It was first published as a chapter in the following U.S. law book – Gregory J. Battersby and Charles W. Grimes, 2009 Licensing Update, Wolters Kluwer, Austin, 2009. Last month I presented it at the annual conference for Accredited Business Law Specialists in NSW.

It begins with a short history on contract drafting techniques in recent decades in Australia, especially for intellectual property licences. It then focuses on the approach we take in our firm to create more effective and useful IP licences and other types of legally binding contracts. This necessarily involves nailing legally harder topics such as the quality of services or products. This involves drafting so-called “service level agreements”.

As the paper notes, licensing is a broad concept. Here’s an extract on that point:

Licensing is a broad concept. It is applied in trade for business systems, technology, entertainment, and information products. No simple typology exists to cover this broad range of areas which includes:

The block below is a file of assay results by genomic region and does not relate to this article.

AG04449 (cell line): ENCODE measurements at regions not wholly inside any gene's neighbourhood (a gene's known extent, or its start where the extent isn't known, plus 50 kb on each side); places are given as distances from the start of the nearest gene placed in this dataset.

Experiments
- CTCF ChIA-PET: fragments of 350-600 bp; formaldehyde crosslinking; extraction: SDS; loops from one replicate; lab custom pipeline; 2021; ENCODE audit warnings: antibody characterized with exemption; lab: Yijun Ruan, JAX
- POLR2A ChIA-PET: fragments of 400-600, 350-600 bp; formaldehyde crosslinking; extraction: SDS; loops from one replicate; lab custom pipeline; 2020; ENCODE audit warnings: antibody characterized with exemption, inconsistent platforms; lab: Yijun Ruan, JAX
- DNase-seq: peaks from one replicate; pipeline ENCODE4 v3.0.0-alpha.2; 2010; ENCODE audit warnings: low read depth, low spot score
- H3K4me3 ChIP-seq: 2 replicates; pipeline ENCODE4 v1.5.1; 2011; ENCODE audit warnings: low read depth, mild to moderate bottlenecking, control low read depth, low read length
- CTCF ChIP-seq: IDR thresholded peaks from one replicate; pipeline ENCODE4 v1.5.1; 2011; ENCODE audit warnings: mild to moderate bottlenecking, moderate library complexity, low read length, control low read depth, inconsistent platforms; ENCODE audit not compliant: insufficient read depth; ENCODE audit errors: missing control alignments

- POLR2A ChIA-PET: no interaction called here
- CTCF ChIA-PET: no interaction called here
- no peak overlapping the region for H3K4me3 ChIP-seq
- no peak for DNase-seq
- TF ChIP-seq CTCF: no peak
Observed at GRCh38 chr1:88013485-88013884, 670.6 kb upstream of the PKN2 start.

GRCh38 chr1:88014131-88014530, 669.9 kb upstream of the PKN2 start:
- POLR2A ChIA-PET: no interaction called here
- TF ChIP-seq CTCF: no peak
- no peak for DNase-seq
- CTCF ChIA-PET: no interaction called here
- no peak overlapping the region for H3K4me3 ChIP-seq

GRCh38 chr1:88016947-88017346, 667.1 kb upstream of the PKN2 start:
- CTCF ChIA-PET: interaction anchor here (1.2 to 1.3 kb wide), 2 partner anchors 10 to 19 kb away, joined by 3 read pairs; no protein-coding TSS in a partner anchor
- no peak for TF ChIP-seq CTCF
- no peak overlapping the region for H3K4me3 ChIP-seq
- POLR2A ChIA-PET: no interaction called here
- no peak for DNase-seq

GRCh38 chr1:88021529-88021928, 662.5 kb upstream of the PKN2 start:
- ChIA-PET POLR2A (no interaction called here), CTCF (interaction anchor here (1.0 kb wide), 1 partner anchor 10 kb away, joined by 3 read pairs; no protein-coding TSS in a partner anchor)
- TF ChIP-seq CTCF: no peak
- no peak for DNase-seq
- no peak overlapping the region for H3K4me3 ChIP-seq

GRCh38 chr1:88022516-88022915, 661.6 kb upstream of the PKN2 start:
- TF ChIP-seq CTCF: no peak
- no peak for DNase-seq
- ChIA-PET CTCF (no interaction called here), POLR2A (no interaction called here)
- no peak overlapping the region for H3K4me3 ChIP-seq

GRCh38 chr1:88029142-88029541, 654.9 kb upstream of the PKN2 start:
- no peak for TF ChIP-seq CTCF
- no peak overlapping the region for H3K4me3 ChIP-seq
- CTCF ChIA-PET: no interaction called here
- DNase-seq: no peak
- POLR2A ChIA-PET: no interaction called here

• Technology licensing agreements, eg for software, pharmaceuticals, industrial chemicals, biotechnology, agricultural products
  • Trademark and brand licensing agreements, including for celebrity-endorsements
  • Franchising agreements, more accurately termed business system franchising
  • Content licensing agreements, eg for text, audio, video and other images, in each case whether online or offline, and whether free-of-charge, for a fee or advertiser-supported
  • Sometimes even agreements for collaborative arrangements, ie distribution and agency arrangements, outsourcing, offshoring, insourcing, joint ventures, and strategic alliances.
Follow